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Top Strategies for Hiring and Retaining Employees Today

Oyster Sunday’s Elizabeth Tilton explores the opportunities for alternative compensation

Maggie Borden

July 23, 2021


Headshot of Elizabeth Tilton, a blond woman in glasses wearing a black shirt and jeans sitting on a black sofa with cream colored and grey pillows
Photo: Vicky Gu

As part of our Open for Good campaign to help restaurants survive the COVID-19 crisis and rebuild a more resilient, equitable industry, we’re offering food and beverage professionals business resources and advice from finances to marketing and beyond. Below, Elizabeth Tilton, founder and CEO of Oyster Sunday, an operating system for independent restaurants, shares strategies and insights for hiring and retaining employees in the current post-reopening climate.

  • The restaurant and hospitality industry has a long history of problematic workplace culture (sexual harassment, substance abuse, wage inconsistencies, discrimination, classism, racism, etc.). The pandemic only further revealed these issues and how the traditional restaurant business model perpetuates a lot of these problems through its vulnerabilities.
  • The traditional business model has stopped a lot of well-meaning operators from investing in employees and offering meaningful benefits. In a report by Urban Institute in 2017, 1 in 4 restaurant workers are uninsured.
  • The current national hiring crisis is due in part to workers having to choose between their well-being and compensation – it’s not just about salary, but other factors like healthcare, childcare, transportation, and more—and what the hospitality industry offers vs. other types of employers.
  • But the pandemic has also prompted innovation from restaurant owners and operators, who are exploring alternative business models.
  • Three broad categories of alternative compensation models:
    • Gratuity-free, employee profit sharing: often called “hospitality included”— is a system where servers don't accept tips and are instead paid an hourly living wage, often offering employee benefits like health insurance. Restaurants raise menu prices to be inclusive of service—tipping is built in, wages are higher, and there is less of a disparity in pay between front and back of house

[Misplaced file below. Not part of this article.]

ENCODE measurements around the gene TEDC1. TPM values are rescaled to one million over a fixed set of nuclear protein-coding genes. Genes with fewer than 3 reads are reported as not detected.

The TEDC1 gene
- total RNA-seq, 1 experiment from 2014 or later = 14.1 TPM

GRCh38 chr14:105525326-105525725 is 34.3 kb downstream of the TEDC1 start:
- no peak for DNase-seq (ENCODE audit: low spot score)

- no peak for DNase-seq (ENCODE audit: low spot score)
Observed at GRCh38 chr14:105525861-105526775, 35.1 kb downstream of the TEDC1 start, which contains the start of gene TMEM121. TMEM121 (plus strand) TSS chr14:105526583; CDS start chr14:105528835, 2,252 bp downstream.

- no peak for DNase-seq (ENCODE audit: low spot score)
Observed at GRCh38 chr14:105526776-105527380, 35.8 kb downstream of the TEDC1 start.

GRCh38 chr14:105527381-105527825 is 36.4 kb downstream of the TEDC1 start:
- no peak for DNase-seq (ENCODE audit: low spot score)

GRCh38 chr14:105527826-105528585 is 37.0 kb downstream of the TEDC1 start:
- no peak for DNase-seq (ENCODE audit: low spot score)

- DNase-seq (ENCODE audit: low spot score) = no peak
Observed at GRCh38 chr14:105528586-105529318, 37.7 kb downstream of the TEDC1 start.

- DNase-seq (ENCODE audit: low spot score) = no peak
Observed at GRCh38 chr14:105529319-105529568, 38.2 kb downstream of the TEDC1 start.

• Cooperatives (co-ops): co-ops rely on employee engagement through profit sharing and employee governance, and tend to emphasize cross-training. You need strong company culture and clear leadership to convert successfully to a co-op. Learn more about food businesses across the country who have transitioned to co-ops.
    • Employee Stock Ownership Plans (ESOPs): employees are given stock in the company as part of their compensation, making them shareholders. This is often advantageous to the company when it comes to taxes, and essentially ends up being a retirement plan for the employees—they never actually hold stock directly, but are paid out in cash when they quit or retire.
  • There may be elements from these alternative models that can be applied to your restaurant. For example, even though many co-ops are grocery stores (think: Zingermans in Ann Arbor, MI), cross-training employees could be integrated into restaurant training protocols (especially if your business is also offering consumer packaged goods (CPG) as an alternative revenue source).
  • Plus, there are changes that have occurred during COVID-19 that may stick around, such as shifting FOH workers from hourly to salaried. With reduced staff and reduced hours, some businesses have transitioned their FOH staff to salaried workers during the pandemic. Some employees may seek alternative employment because they want the ability to have higher compensation due to tips, but many may appreciate the stability that comes from not being reliant on covers. Salaries are also more predictable as a cost for operators over time vs. changing hourly workloads.
  • What other kinds of benefits can you offer?
    • Insurance: medical, dental, vision coverage
    • Preventative Care, Mental Wellness, and Physical Wellness: gym contributions, therapy services, etc.
    • Continuing Education: finance and operation transparency; scholarship opportunities; on-premises training and cross-training; external staging opportunities (partnerships with other restaurants); digital classes
    • Family Planning: maternity, paternity, and adoption leave; transition back to the workplace; childcare; elderly care; childhood education

Learn more about Oyster Sunday.

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Maggie Borden is director of content strategy and development at the James Beard Foundation. Find her on Instagram and Twitter.